The story of a feast two years in the making, from the farmer who harvested the vegetables, raised the animals, and prepared the meal. In Growing a Farmer, Kurt Timmermeister recounted the toil and joy of wrestling an empty plot of land on Vashon Island, Washington, into a dairy farm. Now he tells the story of a feast made from only what the farm provides. But the story of the meal begins two years earlier with the birth of a calf, Alice. When she is grown, Alice will produce the cream to be churned into butter, made into sauce Béarnaise, and served alongside poached eggs and kale gathered the morning of the feast. Along the way we meet Leda, who trades onion seedlings for Kurt’s cheese; Michiko, who forages the white chanterelles for the antipasti course; and Bill, whose large, thin-skinned tomatoes will form the basis of the tomato upside-down cake. Rich in detail, resonant in story, Growing a Feast depicts the effort behind every meal, the farm that comes before every table.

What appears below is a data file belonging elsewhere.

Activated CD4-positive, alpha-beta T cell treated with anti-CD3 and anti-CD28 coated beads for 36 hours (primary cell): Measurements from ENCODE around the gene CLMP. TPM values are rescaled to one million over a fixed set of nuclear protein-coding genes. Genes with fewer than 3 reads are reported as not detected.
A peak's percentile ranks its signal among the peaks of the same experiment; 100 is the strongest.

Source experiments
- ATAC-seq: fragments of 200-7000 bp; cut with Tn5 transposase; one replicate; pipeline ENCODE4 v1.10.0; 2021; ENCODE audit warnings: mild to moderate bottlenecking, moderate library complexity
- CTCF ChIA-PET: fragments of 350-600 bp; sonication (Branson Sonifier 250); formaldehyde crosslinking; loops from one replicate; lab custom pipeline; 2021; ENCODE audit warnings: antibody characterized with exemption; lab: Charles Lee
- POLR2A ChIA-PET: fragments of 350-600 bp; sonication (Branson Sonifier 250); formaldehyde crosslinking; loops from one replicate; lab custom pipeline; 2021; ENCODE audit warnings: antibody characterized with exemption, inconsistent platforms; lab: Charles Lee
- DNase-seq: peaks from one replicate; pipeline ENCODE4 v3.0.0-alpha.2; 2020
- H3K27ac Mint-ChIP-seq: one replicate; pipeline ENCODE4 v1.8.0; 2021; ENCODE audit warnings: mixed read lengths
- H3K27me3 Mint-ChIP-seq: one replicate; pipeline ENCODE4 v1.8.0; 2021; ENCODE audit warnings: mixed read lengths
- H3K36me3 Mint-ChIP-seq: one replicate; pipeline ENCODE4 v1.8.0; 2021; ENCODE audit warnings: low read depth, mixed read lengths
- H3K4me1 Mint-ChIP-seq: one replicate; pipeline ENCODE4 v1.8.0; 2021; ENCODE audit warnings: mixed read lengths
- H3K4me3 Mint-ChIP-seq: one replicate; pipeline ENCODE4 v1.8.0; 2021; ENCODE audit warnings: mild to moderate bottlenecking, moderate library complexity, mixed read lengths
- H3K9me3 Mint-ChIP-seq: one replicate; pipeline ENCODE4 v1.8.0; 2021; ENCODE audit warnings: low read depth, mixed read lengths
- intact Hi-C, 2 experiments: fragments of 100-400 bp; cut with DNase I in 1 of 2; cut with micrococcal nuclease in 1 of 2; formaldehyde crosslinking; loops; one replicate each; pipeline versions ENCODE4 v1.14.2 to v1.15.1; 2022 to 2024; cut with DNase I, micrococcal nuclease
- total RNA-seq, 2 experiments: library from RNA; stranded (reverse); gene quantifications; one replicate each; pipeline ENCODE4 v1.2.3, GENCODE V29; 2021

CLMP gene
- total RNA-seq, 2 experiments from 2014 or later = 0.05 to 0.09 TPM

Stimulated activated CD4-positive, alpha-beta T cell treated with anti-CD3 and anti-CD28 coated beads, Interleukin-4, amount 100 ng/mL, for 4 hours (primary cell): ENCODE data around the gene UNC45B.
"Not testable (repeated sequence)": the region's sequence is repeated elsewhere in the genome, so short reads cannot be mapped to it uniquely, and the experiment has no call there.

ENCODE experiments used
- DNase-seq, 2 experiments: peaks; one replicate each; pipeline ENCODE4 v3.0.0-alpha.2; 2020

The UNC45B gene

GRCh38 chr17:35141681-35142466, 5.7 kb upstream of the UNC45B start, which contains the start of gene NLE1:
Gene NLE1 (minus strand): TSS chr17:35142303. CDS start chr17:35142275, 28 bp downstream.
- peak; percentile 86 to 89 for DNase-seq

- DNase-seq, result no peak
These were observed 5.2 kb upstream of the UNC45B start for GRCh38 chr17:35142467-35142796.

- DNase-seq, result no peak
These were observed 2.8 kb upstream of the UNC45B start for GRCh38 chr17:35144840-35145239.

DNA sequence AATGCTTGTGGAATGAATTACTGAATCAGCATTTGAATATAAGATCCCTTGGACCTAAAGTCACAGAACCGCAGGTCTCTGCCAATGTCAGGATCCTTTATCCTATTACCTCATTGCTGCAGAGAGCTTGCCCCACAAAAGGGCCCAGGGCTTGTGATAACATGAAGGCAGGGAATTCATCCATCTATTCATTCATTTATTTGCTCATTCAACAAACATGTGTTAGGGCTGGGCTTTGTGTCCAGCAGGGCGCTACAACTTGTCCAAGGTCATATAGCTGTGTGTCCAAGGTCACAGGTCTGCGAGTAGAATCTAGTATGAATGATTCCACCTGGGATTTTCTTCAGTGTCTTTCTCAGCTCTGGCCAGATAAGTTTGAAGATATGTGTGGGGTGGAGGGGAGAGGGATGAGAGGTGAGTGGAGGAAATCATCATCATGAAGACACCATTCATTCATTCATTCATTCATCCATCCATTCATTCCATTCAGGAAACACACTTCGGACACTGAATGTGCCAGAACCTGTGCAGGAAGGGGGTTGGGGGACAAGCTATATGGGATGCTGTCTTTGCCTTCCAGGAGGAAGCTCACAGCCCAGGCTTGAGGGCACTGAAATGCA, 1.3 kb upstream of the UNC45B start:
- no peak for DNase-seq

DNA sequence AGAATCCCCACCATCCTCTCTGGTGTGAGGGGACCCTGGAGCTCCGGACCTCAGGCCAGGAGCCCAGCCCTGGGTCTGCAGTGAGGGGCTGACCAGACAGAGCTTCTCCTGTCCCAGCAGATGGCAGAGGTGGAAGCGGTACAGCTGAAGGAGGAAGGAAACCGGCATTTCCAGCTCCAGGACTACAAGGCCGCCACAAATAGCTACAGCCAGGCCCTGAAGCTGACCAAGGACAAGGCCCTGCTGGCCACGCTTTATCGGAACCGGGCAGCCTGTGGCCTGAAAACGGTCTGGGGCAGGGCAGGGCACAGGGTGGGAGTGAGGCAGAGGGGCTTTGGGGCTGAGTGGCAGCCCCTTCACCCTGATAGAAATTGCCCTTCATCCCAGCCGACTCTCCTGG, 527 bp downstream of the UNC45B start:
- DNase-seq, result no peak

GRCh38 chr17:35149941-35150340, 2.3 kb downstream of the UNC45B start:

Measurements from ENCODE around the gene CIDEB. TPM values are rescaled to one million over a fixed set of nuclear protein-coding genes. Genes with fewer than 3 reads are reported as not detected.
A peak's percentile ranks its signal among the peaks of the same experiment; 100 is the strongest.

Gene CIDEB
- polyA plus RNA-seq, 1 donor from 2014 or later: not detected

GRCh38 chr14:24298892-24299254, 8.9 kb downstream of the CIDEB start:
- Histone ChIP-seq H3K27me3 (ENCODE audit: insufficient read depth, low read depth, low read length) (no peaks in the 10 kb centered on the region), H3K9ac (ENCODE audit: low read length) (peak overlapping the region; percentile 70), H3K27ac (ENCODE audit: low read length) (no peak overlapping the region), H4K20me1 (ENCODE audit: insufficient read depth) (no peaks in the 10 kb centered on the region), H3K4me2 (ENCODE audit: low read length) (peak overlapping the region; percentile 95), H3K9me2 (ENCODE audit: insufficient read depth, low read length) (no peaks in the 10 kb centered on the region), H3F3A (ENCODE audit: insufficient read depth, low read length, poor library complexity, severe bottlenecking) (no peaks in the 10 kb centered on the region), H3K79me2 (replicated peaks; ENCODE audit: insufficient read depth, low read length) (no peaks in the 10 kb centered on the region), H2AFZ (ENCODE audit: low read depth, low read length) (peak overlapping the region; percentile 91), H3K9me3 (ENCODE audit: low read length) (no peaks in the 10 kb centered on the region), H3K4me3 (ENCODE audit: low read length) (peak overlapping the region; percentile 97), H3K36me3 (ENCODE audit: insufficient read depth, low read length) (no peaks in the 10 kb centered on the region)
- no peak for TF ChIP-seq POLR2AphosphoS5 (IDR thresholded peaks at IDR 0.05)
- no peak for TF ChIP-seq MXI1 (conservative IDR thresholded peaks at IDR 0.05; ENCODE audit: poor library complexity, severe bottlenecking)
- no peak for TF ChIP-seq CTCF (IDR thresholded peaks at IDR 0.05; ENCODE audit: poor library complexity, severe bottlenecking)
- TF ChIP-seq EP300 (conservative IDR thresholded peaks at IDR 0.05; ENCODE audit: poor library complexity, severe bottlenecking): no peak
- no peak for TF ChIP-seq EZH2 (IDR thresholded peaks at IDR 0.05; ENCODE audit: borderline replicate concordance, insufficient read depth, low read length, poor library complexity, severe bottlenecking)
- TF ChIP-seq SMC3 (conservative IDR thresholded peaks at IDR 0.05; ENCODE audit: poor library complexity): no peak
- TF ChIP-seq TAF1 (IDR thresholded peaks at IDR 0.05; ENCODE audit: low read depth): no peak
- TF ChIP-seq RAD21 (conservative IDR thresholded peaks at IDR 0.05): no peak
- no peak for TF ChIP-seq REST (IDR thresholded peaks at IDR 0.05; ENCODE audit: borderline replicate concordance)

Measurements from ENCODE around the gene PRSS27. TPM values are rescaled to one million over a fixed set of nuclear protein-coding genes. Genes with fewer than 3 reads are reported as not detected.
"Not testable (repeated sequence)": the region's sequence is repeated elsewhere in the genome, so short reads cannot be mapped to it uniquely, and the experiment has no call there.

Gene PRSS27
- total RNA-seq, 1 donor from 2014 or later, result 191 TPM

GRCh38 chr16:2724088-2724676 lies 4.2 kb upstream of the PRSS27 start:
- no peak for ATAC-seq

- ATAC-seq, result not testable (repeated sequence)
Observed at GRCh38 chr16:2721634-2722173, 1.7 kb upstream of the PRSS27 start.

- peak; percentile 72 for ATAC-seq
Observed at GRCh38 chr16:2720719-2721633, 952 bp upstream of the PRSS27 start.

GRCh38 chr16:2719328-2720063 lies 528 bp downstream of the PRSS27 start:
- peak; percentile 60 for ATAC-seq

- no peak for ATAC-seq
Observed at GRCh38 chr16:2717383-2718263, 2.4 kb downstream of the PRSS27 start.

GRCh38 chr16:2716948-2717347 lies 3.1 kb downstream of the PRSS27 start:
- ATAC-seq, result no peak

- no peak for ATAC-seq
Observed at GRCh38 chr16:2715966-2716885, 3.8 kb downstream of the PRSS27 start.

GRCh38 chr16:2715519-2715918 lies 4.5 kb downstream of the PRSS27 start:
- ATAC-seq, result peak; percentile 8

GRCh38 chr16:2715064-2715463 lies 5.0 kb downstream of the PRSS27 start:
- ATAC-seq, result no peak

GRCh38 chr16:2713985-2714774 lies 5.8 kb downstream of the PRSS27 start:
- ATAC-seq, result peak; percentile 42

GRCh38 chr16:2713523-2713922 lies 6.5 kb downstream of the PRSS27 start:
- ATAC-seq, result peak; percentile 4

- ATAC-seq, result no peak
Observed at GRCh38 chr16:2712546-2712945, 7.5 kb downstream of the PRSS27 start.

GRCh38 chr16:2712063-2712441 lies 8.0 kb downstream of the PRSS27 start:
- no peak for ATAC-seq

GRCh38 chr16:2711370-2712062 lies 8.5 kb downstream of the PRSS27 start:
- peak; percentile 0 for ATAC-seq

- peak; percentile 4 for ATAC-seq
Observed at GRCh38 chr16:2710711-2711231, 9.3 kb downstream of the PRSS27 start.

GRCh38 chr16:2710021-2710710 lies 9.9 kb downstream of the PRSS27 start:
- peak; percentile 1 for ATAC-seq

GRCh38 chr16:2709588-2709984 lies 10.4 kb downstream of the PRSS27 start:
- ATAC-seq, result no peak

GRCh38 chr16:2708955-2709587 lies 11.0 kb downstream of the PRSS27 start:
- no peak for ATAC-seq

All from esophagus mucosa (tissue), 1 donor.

Offering a panoramic view of the history and culture of food and drink in America with fascinating entries on everything from the smell of asparagus to the history of White Castle, and the origin of Bloody Marys to jambalaya, the Oxford Companion to American Food and Drink provides a concise, authoritative, and exuberant look at this modern American obsession. Ideal for the food scholar and food enthusiast alike, it is equally appetizing for anyone fascinated by Americana, capturing our culture and history through what we love most--food! Building on the highly praised and deliciously browseable two-volume compendium the Oxford Encyclopedia of Food and Drink in America, this new work serves up everything you could ever want to know about American consumables and their impact on popular culture and the culinary world. Within its pages for example, we learn that Lifesavers candy owes its success to the canny marketing idea of placing the original flavor, mint, next to cash registers at bars. Patrons who bought them to mask the smell of alcohol on their breath before heading home soon found they were just as tasty sober and the company began producing other flavors. Edited by Andrew Smith, a writer and lecturer on culinary history, the Companion serves up more than just trivia however, including hundreds of entries on fast food, celebrity chefs, fish, sandwiches, regional and ethnic cuisine, food science, and historical food traditions. It also dispels a few commonly held myths. Veganism, isn't simply the practice of a few "hippies," but is in fact wide-spread among elite athletic circles. Many of the top competitors in the Ironman and Ultramarathon events go even further, avoiding all animal products by following a strictly vegan diet. Anyone hungering to know what our nation has been cooking and eating for the last three centuries should own the Oxford Companion to American Food and Drink.